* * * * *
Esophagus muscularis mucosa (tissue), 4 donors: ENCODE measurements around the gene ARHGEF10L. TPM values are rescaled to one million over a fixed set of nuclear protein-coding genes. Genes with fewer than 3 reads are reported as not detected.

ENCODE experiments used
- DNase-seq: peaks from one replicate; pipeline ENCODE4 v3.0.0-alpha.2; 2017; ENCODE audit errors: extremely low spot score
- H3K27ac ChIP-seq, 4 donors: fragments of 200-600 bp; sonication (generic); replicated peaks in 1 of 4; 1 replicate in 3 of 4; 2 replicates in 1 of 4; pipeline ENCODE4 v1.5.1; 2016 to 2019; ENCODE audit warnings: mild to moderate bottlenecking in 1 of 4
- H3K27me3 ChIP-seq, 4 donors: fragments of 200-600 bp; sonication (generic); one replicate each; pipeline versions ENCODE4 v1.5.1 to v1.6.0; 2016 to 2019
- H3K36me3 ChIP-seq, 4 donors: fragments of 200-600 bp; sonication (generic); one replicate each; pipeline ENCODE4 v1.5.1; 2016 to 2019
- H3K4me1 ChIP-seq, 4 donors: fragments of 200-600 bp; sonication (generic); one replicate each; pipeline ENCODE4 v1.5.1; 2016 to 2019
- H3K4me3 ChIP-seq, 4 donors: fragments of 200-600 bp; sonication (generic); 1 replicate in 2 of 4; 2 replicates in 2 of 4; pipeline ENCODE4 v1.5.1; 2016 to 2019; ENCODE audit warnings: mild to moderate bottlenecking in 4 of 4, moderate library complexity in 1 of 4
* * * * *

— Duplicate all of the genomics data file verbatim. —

Esophagus muscularis mucosa (tissue), 4 donors: ENCODE measurements around the gene ARHGEF10L. TPM values are rescaled to one million over a fixed set of nuclear protein-coding genes. Genes with fewer than 3 reads are reported as not detected.

ENCODE experiments used
- DNase-seq: peaks from one replicate; pipeline ENCODE4 v3.0.0-alpha.2; 2017; ENCODE audit errors: extremely low spot score
- H3K27ac ChIP-seq, 4 donors: fragments of 200-600 bp; sonication (generic); replicated peaks in 1 of 4; 1 replicate in 3 of 4; 2 replicates in 1 of 4; pipeline ENCODE4 v1.5.1; 2016 to 2019; ENCODE audit warnings: mild to moderate bottlenecking in 1 of 4
- H3K27me3 ChIP-seq, 4 donors: fragments of 200-600 bp; sonication (generic); one replicate each; pipeline versions ENCODE4 v1.5.1 to v1.6.0; 2016 to 2019
- H3K36me3 ChIP-seq, 4 donors: fragments of 200-600 bp; sonication (generic); one replicate each; pipeline ENCODE4 v1.5.1; 2016 to 2019
- H3K4me1 ChIP-seq, 4 donors: fragments of 200-600 bp; sonication (generic); one replicate each; pipeline ENCODE4 v1.5.1; 2016 to 2019
- H3K4me3 ChIP-seq, 4 donors: fragments of 200-600 bp; sonication (generic); 1 replicate in 2 of 4; 2 replicates in 2 of 4; pipeline ENCODE4 v1.5.1; 2016 to 2019; ENCODE audit warnings: mild to moderate bottlenecking in 4 of 4, moderate library complexity in 1 of 4